4. The previous trial speeches sought to convince both the nations and Israel that God controlled history, but here God seeks to convince Israel.
      1. The former things (Isa. 9:1; 41:22; 42:9; 43:9, 18; 46:9; 48:3; 61:4; 65:7, 16f) appears to be a like a snowball rolling down the hillside of history. As more history takes place the new things get rolled up in the former things and God creates a new set of new things. While early references to former things in Isaiah may refer to the Exodus and monarchy, now the former things refer to events that the people in exile have already experienced.
      2. God stresses that he announced them before they happened so Israel could not say that the idols they worshipped had caused them to happen.
    5. God reveals several things about his wishes and Israel’s resistance:
      1. He withholds his anger not because Israel repents but because he is God.
      2. The purpose of exile was to refine Israel, but the refining process did not produce the pure metal God intended to find. (worksheet)
      3. “I do it” (v 11) seems to point to God’s willingness to forgive Israel despite their resistance. He will bring them home even though there are those who do not return.
      4. No one else is permitted to receive glory for what God does. Not Cyrus, not Israel, not even the servant.
  2. Isa 48:12-17-God: teacher and leader
    1. After speaking to Israel about its stubbornness in Isa 48:12-17, God now addresses Israel (v12) and all nations (including Babylon! v 14).
    2. God announces :
      1. He called Israel-v 1.
      2. He created by command-v 2.
      3. He loves and makes Cyrus (the “him” and “he” of v 14) do his will against Babylon (removing Babylonian power in order to permit Israel to go home). Cyrus will be successful because God wills it.
      4. He has announced all these events publically from the beginning (much of it earlier in Isaiah)-v 16.
      5. Now God makes a new announcement-v 16
        1. God has “sent me and his Spirit”
        2. The identity of this “me” is uncertain.
        3. Some suggest the prophet or Cyrus, but many see this antici-pating the work of the individual servant that God will send.
        4. Following this chapter Cyrus is not mentioned directly or indirectly again in Isaiah.
      6. God announces his two roles-v 17 (worksheet)
        1. God is a teacher (thus the 10 uses of “hear”)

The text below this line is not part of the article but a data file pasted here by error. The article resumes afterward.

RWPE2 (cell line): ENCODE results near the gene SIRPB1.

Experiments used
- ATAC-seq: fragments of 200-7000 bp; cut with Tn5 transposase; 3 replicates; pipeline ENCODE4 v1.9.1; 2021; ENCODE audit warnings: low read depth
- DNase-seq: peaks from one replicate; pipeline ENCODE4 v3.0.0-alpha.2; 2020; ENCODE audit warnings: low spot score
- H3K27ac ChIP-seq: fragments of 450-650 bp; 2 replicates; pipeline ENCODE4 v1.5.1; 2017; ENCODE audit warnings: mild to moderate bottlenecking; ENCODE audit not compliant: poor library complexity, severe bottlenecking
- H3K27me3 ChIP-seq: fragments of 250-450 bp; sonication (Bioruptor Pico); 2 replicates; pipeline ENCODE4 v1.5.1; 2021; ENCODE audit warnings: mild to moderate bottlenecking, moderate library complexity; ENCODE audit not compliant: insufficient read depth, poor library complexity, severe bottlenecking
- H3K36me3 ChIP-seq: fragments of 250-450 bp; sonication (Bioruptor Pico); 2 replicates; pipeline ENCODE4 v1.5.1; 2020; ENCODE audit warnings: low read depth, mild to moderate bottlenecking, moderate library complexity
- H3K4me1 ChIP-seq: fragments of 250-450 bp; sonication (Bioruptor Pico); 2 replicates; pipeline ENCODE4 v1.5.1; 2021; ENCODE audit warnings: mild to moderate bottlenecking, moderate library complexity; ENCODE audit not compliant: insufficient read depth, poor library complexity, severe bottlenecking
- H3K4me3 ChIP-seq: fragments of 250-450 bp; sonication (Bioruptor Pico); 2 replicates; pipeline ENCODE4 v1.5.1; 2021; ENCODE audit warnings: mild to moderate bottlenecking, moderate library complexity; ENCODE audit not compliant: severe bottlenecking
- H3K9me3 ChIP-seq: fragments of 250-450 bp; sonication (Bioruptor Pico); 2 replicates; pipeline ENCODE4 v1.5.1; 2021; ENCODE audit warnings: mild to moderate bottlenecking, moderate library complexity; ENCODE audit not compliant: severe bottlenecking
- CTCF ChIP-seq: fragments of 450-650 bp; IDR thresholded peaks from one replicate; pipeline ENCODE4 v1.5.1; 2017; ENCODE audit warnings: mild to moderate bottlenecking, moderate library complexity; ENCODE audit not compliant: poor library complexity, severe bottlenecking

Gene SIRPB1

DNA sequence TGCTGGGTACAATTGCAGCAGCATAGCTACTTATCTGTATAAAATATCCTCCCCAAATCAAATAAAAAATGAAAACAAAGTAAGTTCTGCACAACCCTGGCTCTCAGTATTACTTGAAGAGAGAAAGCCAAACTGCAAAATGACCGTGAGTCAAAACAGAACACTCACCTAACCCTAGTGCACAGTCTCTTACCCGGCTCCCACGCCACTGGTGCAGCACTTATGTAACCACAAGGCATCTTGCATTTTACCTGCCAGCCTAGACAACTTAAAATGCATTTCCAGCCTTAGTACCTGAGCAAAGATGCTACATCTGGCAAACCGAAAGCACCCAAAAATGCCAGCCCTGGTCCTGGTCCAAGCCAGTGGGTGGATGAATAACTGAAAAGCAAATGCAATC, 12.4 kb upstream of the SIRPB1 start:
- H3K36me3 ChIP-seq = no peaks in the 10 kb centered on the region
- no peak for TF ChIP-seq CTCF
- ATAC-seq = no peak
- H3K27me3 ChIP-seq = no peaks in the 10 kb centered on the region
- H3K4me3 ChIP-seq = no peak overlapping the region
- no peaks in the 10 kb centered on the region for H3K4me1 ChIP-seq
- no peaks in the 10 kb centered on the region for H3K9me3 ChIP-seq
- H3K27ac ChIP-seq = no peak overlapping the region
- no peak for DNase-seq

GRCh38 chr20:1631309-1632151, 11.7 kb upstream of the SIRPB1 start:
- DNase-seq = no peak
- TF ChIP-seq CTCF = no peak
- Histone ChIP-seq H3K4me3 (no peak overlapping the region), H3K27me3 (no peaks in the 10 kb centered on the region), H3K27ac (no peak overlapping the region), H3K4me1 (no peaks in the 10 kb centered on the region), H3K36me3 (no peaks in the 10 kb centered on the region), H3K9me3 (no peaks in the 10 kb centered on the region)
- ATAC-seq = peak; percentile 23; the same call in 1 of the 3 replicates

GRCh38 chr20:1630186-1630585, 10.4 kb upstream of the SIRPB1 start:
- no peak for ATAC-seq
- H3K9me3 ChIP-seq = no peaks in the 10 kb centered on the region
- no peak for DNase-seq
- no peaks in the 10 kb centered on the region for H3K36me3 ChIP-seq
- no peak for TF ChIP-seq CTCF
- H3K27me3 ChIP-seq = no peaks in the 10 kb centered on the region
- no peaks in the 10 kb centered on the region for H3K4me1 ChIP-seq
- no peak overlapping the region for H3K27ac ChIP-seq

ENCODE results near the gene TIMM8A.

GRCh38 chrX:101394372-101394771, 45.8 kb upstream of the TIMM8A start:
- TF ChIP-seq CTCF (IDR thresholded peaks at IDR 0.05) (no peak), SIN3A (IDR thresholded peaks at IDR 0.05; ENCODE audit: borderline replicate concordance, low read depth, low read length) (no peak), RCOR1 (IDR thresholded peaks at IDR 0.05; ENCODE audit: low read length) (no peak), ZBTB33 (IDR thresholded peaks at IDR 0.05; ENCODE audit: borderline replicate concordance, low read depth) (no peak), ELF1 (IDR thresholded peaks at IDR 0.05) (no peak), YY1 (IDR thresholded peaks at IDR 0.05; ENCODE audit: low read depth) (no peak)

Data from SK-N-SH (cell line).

2. God is a leader (taking the exiles from Babylon back to Jerusalem)
  3. Isa 48:18-19-What might have been: peace like a river
    1. God speaks about the promises Israel misses. List them: (worksheet)
      1. Peace like a river-18
      2. Success like the waves of the sea-18
      3. Descendants as the sand of the sea-19
      4. Offspring as numerous as the sea-20
      5. Enduring name-20
    2. Since Gen 1:26ff God seeks to bless people. These verses summarize what God intends by blessing. For more on this topic see the chapters on blessing in Harold Shank, Listening to His Heartbeat-What the Bible Says About the Heart of God. Joplin, Mo: College Press, 2009; Harold Shank Children Mean the World to God. Nashville: 21st Century Christian, 2001.
  4. Isa 48:20-22-Go!
    1. After 8 chapters of encouragement and confrontation between God and the exiles, God now announces that they are to depart. Cyrus’ work opened the door. The people are to go home.
    2. The return is described in six ways in vv 20-21. Make a list. (worksheet)
    3. There will be a second announcement in Isa 52:11.
    4. Just as the servant was to be a light to the nations (Isa 42:6) so now the news of deliverance will reach all nations.
    5. Isa 48:21 affirms the earlier promises of protection on the return (Isa 40:3-5) that will be like the protection in the wilderness during the exodus (Ex 17:1-6; Josh 4:23-24).
      1. In Isa 48:22 the wicked could refer to either Babylon (see their lack of mercy in Isa 47) or the unrepentant exiles (cf. Isa 48:4) or possibly anticipate those returnees who practice injustice in post exilic Jerusalem (see Isa 56-66).
  5. Isa 49:1-13-Light to the nations!
    1. The word servant is used extensively in Isa 40-55 (see Isa. 20:3; 22:20; 37:35; 41:8f; 42:1, 19; 43:10; 44:1f, 21, 26; 45:4; 48:20; 49:3, 5ff; 50:10; 52:13; 53:11; 63:11).
      1. Sometimes the terms refers to the entire nation-41:8.
      2. Sometimes it refers to a special mission of all Israel or a particular section or person in Israel-42:1; 49:3.
      3. Sometimes it refers to an individual-53:11.
      4. One way of understanding this language is that God calls all the Israelites in captivity to serve him. Some resist, so he centers his work on those who want to return (also called “Zion”) but out of those returnees is one particular servant who leads and teaches (48:16; 50:4-9) and suffers (50:4-9; 52:12-53:12). However, the only individual who fully becomes that servant is Jesus (Acts 8) whoreissues the call to his followers to be servants (Mk 10:45) who never rise up to his level of being a servant.